Prescription drug copay discount coupons are a deceptive marketing tool used to entice consumers to select expensive name brand drugs which often have cheaper and equally effective alternatives. After the savings expire, the consumer is left to purchase this more expensive drug at the full cost share. These coupons increase the use of more expensive prescription drugs, which significantly increases the overall cost of health care for individuals, and public and private employers.

In 2012, when coupons were first permitted in Massachusetts, the legislature wisely placed a sunset on the policy and directed the state to conduct a study on the effect this policy would have on consumers and on overall health care costs. However, the study was never completed. Section 22 of the House budget would strike the sunset provision before the state is able to complete the study.

We urge the Conference Committee preserve the existing sunset provision on the drug coupon law and direct the state to complete the policy impact study before making a decision about the continued role of drug coupons in Massachusetts.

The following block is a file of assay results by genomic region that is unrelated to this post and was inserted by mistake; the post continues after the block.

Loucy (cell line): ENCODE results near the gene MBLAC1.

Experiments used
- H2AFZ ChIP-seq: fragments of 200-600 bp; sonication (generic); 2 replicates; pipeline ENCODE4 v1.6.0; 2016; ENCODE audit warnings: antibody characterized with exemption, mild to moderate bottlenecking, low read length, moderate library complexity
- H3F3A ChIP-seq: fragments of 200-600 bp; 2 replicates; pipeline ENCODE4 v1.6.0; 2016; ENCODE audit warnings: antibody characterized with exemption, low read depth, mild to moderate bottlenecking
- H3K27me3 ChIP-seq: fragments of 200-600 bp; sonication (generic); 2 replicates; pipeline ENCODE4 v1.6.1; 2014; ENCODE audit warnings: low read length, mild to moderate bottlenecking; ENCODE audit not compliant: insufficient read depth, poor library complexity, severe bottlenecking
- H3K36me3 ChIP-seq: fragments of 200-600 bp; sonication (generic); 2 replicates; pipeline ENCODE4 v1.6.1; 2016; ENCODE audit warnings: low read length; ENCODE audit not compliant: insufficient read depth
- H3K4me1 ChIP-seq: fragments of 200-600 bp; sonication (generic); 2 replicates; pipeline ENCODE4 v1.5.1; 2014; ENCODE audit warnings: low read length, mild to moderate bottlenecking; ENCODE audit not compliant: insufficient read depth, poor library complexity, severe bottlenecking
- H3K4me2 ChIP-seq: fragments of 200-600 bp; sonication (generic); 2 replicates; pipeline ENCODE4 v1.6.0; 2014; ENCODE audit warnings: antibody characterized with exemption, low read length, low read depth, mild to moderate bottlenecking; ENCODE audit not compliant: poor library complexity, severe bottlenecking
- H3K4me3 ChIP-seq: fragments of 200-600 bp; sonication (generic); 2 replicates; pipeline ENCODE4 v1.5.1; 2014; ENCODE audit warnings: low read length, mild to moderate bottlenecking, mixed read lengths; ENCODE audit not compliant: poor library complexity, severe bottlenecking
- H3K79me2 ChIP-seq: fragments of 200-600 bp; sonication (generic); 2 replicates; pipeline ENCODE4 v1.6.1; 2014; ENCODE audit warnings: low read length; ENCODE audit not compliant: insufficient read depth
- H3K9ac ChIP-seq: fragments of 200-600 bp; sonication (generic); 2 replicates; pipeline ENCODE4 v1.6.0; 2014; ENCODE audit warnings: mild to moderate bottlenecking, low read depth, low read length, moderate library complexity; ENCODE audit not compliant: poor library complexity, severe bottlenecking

Examine the Impact of Limited MassHealth Dental Coverage

Oral disease is the most common chronic disease among children and adults, causing significant pain and suffering. The MassHealth dental program provides the opportunity for low-income adults and children to access crucial oral health care. However, MassHealth does not currently cover all dental services. Full dental services were last covered in 2010. A Senate MassHealth line item (4000-0700) includes a provision calling for a report of the impact and cost-effectiveness of dental coverage. Understanding the impact of this cut in available care will assist the legislature in making policy decisions about the program.